Rugs are more than floor coverings – they are works of art that add warmth, character, and style to any space. There are centuries of history behind the craft of rug-making, including diverse techniques, styles, and traditions from regions and cultures around the world.
Whether you’re a seasoned rug enthusiast or just starting to explore the world of rugs, understanding the rug terminology used in the industry is essential to discovering and understanding the rugs you love. In this blog post, we’ll introduce you to essential rug terms that every rug aficionado should know. From “Pile” to “Shag”, we’ll delve into the intricacies of rug craftsmanship and design, empowering you to make more informed choices when it comes to selecting the perfect rug for your home.
The border is the outermost part of a rug that frames the central area. When used, a rug border features a distinct pattern or motif, which traces the entire perimeter of the main field. Borders are common features in traditional Oriental, Persian, and European rug patterns. Borders can be simple or elaborate, and they contribute to the rug’s aesthetic appeal.
Flat weave is a term that refers to a type of rug construction where the pile is intentionally kept low or non-existent. Flat-woven rugs are made by weaving the weft threads directly through the warp threads, creating a thin, flat surface. This technique results in lightweight and highly versatile rugs. The low profile of a flat weave rug is frequently selected for easy placement under furniture, doorways, and areas with heavy foot traffic.
Fringe is the decorative trim that extends from the ends of some rugs. It can be either braided or knotted, adding a touch of elegance and traditional charm. While not all rugs have fringe, it is a characteristic often associated with Oriental, Persian, and Moroccan rug designs.
Hi-Lo or High-Low
Hi-Lo, also known as high-low, refers to a rug with contrasting pile heights. This technique involves creating a pattern or design by combining areas with higher pile (raised) and lower pile (lowered). The high-low effect adds depth, texture, and visual interest to the rug’s surface.
Jute is a natural fiber commonly used as a backing material for rugs. It is derived from the jute plant and is known for its strength and durability. Jute backing provides stability to the rug, preventing it from sliding or shifting on the floor, while also creating a gentle surface that can be placed on wood floors. Some flat weave rugs are made entirely of jute.
Lattice and Trellis
Lattice and trellis are similar geometric patterns often found in rugs, especially Moroccan rugs. The patterns are formed by interlocking or crisscrossing lines, which result in a grid-like appearance. While seemingly simple, lattice and trellis patterns feature an endless variety of subtle variations for a warm, organic feel.
Another rug term to know is “Medallion”. A medallion is a central focal point in a rug’s design. It is often a symmetrical motif or pattern that stands out from the rest of the rug’s layout. Medallions can vary in size, shape, and complexity, and they add visual interest and balance to the overall rug design.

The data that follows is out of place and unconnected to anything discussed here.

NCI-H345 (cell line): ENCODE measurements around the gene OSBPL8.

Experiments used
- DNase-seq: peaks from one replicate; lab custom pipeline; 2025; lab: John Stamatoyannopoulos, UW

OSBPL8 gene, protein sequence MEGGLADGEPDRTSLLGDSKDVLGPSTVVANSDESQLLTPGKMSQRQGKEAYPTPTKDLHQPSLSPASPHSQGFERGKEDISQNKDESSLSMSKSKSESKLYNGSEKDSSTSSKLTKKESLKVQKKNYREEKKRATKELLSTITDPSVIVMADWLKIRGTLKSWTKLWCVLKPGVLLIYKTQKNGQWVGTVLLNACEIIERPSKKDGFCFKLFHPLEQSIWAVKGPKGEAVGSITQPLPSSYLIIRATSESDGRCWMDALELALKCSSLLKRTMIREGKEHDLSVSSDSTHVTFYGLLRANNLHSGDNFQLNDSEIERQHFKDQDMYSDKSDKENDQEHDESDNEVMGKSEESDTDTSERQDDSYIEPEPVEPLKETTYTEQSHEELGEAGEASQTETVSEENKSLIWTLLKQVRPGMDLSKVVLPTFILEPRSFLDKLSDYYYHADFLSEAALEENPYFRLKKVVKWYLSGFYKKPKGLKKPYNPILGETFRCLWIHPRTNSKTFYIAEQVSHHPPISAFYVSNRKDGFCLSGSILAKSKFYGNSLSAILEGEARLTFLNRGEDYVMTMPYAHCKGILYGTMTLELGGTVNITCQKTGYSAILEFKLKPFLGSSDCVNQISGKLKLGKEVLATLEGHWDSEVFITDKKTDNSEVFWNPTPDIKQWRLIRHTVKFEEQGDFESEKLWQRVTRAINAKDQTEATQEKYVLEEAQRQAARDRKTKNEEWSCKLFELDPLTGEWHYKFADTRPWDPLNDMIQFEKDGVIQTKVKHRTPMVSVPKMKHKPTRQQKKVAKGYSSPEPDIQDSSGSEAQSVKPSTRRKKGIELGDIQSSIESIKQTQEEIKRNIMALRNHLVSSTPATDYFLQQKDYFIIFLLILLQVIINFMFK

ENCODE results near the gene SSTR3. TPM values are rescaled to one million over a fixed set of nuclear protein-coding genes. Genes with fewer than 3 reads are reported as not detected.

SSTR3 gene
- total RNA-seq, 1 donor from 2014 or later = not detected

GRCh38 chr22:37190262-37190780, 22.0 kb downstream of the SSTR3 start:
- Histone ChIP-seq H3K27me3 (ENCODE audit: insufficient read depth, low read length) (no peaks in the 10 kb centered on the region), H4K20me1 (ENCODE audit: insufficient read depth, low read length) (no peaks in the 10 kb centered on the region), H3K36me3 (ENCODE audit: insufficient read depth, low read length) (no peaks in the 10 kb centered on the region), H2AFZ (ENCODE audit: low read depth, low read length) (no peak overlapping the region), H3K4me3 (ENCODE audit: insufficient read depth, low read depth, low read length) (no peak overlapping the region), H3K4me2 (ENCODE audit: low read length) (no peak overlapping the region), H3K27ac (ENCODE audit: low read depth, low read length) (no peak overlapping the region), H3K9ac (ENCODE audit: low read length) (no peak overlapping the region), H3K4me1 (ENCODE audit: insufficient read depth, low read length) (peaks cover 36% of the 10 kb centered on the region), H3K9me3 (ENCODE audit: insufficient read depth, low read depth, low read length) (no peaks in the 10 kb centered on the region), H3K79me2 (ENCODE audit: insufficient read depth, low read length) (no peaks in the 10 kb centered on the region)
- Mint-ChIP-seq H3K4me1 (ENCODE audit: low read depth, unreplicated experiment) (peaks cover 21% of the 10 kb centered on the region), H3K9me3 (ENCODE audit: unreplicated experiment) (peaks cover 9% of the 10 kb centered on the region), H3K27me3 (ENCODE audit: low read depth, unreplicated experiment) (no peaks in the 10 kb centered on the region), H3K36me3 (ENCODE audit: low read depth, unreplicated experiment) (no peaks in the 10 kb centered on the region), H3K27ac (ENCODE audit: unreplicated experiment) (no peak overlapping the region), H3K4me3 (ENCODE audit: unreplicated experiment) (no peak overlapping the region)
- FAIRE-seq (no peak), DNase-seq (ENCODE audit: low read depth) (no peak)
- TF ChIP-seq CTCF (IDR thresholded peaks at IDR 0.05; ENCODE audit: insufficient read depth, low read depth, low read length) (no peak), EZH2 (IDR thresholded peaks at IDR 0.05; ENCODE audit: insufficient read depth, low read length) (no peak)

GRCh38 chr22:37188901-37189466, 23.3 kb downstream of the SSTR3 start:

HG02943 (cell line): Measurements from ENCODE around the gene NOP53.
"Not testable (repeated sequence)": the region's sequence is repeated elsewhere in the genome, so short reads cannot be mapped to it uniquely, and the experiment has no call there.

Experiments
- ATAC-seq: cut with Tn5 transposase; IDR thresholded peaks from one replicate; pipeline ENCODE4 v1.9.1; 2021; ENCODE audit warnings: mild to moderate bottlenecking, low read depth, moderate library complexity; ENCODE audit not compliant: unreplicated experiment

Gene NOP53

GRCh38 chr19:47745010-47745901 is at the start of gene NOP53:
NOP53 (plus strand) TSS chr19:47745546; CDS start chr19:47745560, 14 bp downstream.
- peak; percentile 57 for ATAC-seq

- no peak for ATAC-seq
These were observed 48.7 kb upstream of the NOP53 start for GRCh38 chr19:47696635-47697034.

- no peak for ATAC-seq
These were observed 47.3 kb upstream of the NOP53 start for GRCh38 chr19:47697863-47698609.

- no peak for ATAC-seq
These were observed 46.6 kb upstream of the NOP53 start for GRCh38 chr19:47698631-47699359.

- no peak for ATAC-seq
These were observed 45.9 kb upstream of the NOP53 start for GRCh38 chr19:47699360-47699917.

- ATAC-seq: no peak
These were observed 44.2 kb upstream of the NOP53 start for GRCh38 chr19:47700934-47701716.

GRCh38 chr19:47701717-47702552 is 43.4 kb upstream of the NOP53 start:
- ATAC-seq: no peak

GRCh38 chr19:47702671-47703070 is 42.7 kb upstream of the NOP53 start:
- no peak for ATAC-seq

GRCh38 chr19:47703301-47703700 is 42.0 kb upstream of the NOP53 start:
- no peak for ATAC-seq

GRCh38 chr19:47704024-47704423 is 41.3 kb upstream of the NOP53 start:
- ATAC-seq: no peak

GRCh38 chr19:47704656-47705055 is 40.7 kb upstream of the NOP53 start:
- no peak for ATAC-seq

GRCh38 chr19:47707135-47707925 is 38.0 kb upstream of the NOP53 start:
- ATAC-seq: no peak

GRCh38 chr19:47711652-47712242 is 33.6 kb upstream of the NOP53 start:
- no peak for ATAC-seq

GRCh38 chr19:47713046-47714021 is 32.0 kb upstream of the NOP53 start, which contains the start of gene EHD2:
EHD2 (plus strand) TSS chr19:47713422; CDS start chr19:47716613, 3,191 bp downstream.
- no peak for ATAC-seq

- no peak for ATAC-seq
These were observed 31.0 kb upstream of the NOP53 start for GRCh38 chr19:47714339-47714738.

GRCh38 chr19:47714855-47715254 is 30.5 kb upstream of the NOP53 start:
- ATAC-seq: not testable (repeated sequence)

Rug pile refers to the surface or top layer of a rug. It is made up of individual fibers, which can be looped, cut, or a combination of both. The length and density of the rug pile impact the rug’s appearance, texture, and durability. Understanding the different types of rug pile can help you determine the right rug for your needs and preferences.
A runner, in rug terms, is a long, narrow rug that is specifically designed to cover hallways, staircases or other elongated areas. Runners are typically rectangular in shape, with a length much greater than their width. Amongst the many functional and aesthetic benefits of runner rugs, they protect your floors, enhance your space, and make an easy, stylish statement.
Serging is a popular finishing technique used to secure and protect the edges of a rug. It involves wrapping the edges with a tightly stitched yarn or thread, creating a neat and durable border. A serged edge helps prevent fraying and prolongs the lifespan of the rug.
Shag rugs feature a long, fluffy pile that creates a soft and luxurious feel underfoot. The rug pile is often made of thick, loosely twisted yarns that stand upright. Shag rugs are known for their cozy texture and contemporary aesthetic, adding warmth and comfort to any room.
When it comes to rug terms, “warp” refers to the vertical threads that form the foundation of a rug. These threads are stretched tightly on a loom, providing structure and support for the rug’s design. The warp is usually not visible in the finished rug but is an essential component of its construction.
The weft refers to the horizontal threads that interlace with the warp to create the rug’s pattern or design. These threads are woven over and under the warp threads, creating a tightly woven fabric. The weft adds strength and stability to the rug.
Think You Know Your Rug Terms?
By familiarizing yourself with these rug terms, you’ll gain a deeper understanding of rug craftsmanship, construction, and design. Whether you’re shopping for a traditional Persian rug or a modern flat weave, knowing the proper rug terminology will enable you to make informed decisions and appreciate the intricacies of these textile masterpieces. So, next time you explore the world of rugs, you can confidently discuss rug pile heights, identify medallions, and choose between shag and flat weave, all while immersing yourself in the rich and diverse universe of rugs.
Which rug term is your favorite? Let us know in the comments below.